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Ch-ch-ch-chaaaanges….

This was very nearly an extremely sad post. But it isn’t!

I was genuinely a few days away from having to close up Dr. Coffee’s Cafe for good, which was heartbreaking. As always, it came down to money, and I hate that. Money always spoils everything!!! In simple terms, the cafe wasn’t making enough of it. It was deathly quiet over the winter (but probably would have been fatal then if we’d had a “normal” Saskatchewan winter actually), but I tried to stay confident, and it did eventually start to pick up again. But not fast enough for me.

Baby Theia turned one year old last week. That in itself is incredible, but most significantly for the cafe, it spells the end of my very generous maternity leave. Right now, my fellow Mums are all facing the horrible prospect of having to go back to work, and all scrabbling around frantically trying to find childcare for one-year-old infants. This is no easy feat. It is also incredibly expensive. If I “went back to work” properly in the cafe, I would not only have to pay myself a living wage, my salary would have to be enough to cover childcare costs as well – and the business just couldn’t afford it. It only just covered the low wage I pay the part-time baristas (though I prided myself on paying above minimum wage, it wasn’t much above!). Without affordable daycare, I couldn’t work any more. Theia is now walking and it wouldn’t be fair or practical for anyone if I took her to work with me. Her coming with me was fine when she was a newborn because she just slept through most of it, but nowadays she’d be climbing the walls quite literally. So, me returning to full time cafe work was not an option. Neither did I seriously consider the idea of finding another high-paying job elsewhere to support the cafe – even if I found one (unlikely), it would mean I had no time to run the business which is entirely self-defeating. All was looking very, very gloomy indeed and it feels SO UNFAIR.

I tried to sell the business, but that was nearly impossible with so little profits. I did have several meetings with a guy who initially sounded really positive. He put in a reasonable offer thhat I would have accepted, and it got to the point where he was 3 days away from taking the keys and opening up by himself – but then he just stopped talking to me. No response to emails or phone calls,didn’t show up for a meeting, nothing. Then I got a random message from him, asking about my dog…? Obviously sent to the wrong person, but interestingly, it said “Sent from my iphone, Brandon MB” on the bottom of the email. So he wasn’t even in the province any more. Terry Gillespie, you are a timewasting arsehole.

I think I was fairly close to a nervous breakdown by that point, but mercifully my parents were here to look after me and we had a mini holiday in Calgary and I got to ignore it all for a few days. And when I got back…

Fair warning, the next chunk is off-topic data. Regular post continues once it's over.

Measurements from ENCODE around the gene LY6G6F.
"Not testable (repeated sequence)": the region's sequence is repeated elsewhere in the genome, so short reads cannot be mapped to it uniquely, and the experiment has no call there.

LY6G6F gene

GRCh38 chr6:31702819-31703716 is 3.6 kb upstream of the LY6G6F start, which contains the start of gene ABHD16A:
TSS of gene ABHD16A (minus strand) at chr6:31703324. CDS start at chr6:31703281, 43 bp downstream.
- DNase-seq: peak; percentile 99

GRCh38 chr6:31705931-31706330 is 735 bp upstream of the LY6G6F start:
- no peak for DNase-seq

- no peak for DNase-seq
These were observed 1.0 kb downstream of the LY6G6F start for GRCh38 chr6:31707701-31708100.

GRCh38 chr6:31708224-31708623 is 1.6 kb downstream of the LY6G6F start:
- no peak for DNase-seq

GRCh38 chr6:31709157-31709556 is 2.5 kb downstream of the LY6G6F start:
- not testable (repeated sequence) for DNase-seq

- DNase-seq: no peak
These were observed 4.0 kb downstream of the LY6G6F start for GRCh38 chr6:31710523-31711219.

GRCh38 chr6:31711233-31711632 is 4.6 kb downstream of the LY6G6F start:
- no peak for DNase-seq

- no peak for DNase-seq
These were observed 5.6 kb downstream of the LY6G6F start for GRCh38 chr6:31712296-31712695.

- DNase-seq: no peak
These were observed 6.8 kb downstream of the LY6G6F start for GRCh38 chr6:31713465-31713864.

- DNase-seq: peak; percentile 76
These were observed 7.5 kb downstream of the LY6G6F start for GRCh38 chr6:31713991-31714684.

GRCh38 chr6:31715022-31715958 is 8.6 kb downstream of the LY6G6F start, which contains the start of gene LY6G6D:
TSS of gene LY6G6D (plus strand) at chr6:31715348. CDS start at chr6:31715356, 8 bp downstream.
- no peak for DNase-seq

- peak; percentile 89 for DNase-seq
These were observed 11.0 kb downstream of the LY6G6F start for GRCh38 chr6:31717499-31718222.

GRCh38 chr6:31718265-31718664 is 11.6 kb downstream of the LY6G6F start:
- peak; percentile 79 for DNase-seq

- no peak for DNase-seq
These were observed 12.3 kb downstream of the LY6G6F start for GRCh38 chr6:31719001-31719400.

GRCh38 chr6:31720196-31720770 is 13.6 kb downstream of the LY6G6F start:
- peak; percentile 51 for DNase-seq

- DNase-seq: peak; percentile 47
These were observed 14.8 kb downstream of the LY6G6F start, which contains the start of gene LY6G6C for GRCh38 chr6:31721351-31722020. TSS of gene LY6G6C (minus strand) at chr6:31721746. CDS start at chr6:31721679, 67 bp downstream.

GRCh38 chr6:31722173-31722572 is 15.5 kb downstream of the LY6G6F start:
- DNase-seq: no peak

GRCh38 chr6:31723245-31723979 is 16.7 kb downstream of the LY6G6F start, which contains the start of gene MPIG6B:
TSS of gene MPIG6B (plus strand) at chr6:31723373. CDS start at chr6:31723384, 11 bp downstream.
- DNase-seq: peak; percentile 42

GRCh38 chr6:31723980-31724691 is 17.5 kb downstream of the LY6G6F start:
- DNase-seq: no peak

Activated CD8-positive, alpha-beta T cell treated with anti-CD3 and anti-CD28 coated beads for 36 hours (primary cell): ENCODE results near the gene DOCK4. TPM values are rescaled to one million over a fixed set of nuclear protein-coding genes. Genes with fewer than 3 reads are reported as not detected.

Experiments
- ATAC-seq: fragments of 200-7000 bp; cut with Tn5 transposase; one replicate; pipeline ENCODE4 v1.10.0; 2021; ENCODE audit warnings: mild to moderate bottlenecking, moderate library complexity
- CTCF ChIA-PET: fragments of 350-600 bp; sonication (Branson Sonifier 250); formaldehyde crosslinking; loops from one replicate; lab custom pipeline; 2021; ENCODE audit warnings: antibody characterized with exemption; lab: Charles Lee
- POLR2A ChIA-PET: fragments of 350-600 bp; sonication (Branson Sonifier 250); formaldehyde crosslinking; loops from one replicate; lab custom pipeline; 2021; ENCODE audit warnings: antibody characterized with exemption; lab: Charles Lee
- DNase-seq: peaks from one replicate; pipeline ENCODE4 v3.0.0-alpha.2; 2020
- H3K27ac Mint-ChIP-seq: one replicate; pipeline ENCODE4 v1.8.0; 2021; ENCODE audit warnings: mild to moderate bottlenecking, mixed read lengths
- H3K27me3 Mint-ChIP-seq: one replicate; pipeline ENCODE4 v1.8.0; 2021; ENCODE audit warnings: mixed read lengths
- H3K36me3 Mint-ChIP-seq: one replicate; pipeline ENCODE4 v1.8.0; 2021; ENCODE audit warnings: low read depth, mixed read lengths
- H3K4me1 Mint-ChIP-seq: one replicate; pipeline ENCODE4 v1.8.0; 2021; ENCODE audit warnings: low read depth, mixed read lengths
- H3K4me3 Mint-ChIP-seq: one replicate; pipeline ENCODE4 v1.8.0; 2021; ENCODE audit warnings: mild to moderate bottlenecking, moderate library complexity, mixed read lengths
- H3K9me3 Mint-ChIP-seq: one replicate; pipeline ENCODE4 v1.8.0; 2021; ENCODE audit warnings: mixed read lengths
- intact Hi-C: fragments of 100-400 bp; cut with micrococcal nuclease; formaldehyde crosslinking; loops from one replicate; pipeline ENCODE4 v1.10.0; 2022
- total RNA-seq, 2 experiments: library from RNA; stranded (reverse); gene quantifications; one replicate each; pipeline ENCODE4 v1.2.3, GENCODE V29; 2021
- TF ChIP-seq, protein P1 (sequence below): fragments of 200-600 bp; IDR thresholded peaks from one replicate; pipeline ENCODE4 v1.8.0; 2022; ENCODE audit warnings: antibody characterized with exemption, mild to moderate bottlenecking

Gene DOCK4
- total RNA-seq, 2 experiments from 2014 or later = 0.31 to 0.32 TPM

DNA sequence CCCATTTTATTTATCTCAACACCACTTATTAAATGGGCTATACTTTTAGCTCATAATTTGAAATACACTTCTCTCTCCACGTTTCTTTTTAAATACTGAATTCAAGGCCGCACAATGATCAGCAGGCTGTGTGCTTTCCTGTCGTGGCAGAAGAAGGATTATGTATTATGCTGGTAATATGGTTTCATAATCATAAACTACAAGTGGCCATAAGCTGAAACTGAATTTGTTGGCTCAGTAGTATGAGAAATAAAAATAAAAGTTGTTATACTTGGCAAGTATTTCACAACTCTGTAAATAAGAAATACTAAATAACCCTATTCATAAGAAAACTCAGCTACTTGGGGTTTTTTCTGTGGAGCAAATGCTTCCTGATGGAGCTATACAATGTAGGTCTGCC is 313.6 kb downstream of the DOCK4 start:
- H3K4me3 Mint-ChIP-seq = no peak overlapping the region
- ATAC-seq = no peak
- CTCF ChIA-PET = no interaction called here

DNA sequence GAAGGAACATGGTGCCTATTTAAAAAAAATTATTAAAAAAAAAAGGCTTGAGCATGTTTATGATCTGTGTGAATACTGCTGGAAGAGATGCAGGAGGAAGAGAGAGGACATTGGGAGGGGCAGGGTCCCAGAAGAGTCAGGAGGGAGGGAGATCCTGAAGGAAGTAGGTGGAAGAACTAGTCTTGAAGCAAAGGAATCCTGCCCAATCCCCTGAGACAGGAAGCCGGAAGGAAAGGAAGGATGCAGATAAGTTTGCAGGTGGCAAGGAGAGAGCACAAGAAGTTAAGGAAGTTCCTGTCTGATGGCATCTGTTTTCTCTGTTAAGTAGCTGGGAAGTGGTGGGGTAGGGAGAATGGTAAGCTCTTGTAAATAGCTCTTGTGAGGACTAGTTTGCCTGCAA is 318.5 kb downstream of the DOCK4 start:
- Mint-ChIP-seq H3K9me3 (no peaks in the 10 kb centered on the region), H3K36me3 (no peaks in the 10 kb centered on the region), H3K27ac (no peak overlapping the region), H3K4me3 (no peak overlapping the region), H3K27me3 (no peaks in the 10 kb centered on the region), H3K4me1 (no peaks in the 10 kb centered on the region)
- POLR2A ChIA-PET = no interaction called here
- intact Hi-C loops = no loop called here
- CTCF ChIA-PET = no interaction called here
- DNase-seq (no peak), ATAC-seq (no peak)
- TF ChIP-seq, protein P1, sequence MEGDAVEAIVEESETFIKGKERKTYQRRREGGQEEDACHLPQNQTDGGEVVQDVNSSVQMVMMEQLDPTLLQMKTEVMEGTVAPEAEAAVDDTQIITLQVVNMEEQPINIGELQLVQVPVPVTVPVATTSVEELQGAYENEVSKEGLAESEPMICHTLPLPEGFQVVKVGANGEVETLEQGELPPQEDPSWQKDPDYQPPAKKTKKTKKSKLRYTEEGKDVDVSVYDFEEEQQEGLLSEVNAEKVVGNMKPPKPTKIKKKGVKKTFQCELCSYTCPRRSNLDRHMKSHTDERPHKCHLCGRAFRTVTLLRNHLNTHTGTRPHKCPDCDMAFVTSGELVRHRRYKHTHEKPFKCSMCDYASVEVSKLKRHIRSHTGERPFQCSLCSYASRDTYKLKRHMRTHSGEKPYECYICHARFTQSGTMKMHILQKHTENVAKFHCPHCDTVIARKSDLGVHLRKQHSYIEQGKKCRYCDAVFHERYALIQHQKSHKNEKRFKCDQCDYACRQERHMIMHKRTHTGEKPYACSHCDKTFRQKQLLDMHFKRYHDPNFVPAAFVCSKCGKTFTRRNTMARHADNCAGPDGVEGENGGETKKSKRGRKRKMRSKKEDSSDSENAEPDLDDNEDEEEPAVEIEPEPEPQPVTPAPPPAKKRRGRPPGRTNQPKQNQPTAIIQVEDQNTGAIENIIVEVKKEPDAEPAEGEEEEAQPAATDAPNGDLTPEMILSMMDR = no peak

Don’t you just love those random late night conversations with strangers? A while back we hosted a wedding reception in the cafe for one of our regulars, and afterwards while rather tipsy she declared that she and new husband wanted to get into business and *obviously* I should be their business mentor…. I didn’t think anything of it at the time but when I sent out the sad little “We’re closing” email, she jumped on it and said she could help. They aren’t in a position to buy the business unfortunately, but we managed to figure out an arrangement whereby they are taking over running the place for 6 months with the option to buy in the new year. So I am still the owner and I’m effectively training the others, but it’s way less demanding time-wise and emotionally! She’s renamed it Noni’s after her daughter (and really, Dr. Coffee’s doesn’t make much sense without me!), and the place has a bit of a new look – that I love because if anything, it is even MORE colourful now. There’s also an expanded menu, and even a bike rack in there! I think we share a vision for the place which (so far) we’ve been able to communicate to each other very well indeed, and that is incredibly reassuring given how crushing the idea of closing was to me. I really am incredibly lucky sometimes.

So, thanks to an amazing saviour at the final hour, all is wonderful again. Go visit Noni’s!!

We're evolving

 
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Posted by on August 10, 2016 in Uncategorized

 

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One year in…

Howard Schultz called his second biography of Starbucks, “Onward”. I wanted to borrow that, except mine would be Onwards and Upwards!